Ian Duncan Smith would like that idea. He is running a department dedicated to making cuts and introducing policies that speed up the deaths of the people affected.
In the same way that the Countryside Alliance was only created to campaign to keep hunting with hounds, but pretended to care about more important countryside issues, I think the Tax Payer’s Alliance was created by people who go out of their way to pay the minimum possible tax.
Hugo Drax is a national hero in mid-fifties Britain, having risen from amnesiac wounded soldier to millionaire businessman. He is spearheading, and funding, Britain’s ICBM programme- the Moonraker of the title. However, horrors, he cheats at cards.
This is where Bond enters the story, as M asks him to show the cheater a lesson. This would probably have been a more thrilling sequence if I knew the rules of Bridge. Amped up on one of his less appetising cocktails- champagne and benzedrine- Bond fleeces Drax for fifteen grand, somewhere in the region of seven times his annual salary.
Then, the story proper starts. A security officer at the Moonraker site has been shot, before he could report something he deemed important. Bond goes in as his replacement, to work with undercover Special Branch officer Gala Brand. I won’t give away any more plot points, but, together, they foil a nuclear plot.
Bond doesn’t really do much to uncover the plot. He simply stirs up some trouble trying to find out what his predecessor had stumbled upon, whilst the key discoveries- and the solution- come from Gala Brand. He suffers some serious batterings, and writes off another Bentley, along the way.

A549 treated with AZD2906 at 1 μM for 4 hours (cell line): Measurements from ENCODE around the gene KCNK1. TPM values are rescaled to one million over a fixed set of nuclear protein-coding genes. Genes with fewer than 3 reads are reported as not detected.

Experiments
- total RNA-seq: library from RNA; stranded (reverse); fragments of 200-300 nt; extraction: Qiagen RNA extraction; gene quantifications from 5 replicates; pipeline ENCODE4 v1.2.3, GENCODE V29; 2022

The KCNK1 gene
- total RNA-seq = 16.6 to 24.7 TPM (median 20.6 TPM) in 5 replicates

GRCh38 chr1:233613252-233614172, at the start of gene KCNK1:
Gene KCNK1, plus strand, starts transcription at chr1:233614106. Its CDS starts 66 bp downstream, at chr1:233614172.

The plot of Moonraker hinges on a lot of coincidences. Indeed, Bond himself muses on all them toward the end of the book. But, in the reading, it rolls along at such a pace that you don’t really notice the happenstance until the hero draws your attention to it.
When I’m earning enough (buy my books!) I’m going to donate to causes like Reclaim. Its Disruptive Leaders initiative is playing the long game against the corruption of wealth and patronage that gave us the current bunch of immoral idiots ruining the country. It’ll take a lot of years to have an effect, so it’s good they’ve started already.
Here’s a slideshow of some of the pictures I took at yesterday’s TUC march.
Police estimated 60,000 turned up, the organisers said up to 100,000. The true number’s usually halfway between the two. I was quite near the front, so I got to see Billy Bragg perform before we set off, and got a seat in Castlefield Arena before the Police started claiming it was full up (it was nowhere near full up, don’t know why they’d make such nonsense claims). After getting the word out, several thousand more folk got in.
The event had a positive vibe, overall. Sure, there’s a lot of anger at the disastrous and callous shower currently in Government, but the turnout showed there’s a strong, and growing opposition to their plans to destroy the country for profit. And some of the pig related signs were excellent.
80,000 people marched, and there were only 6 arrests. The Police themselves put out a release saying the event was peaceful. However, most of the media coverage dwelt on those arrests, the one Tory hit by an egg and the journalists hassled by anarchists. Stuff that shouldn’t have happened, sure, but a tiny, unrepresentative part of the march as a whole. The Press have their narrative, and it’s that we’re a bunch of disrespectful yobs, because heaven forbid they show their viewers and readers the validity and wide base of support there is for opposition to austerity. It just shows that the premise for Kettled was valid. (Yes, I did just plug one of my books. :-P)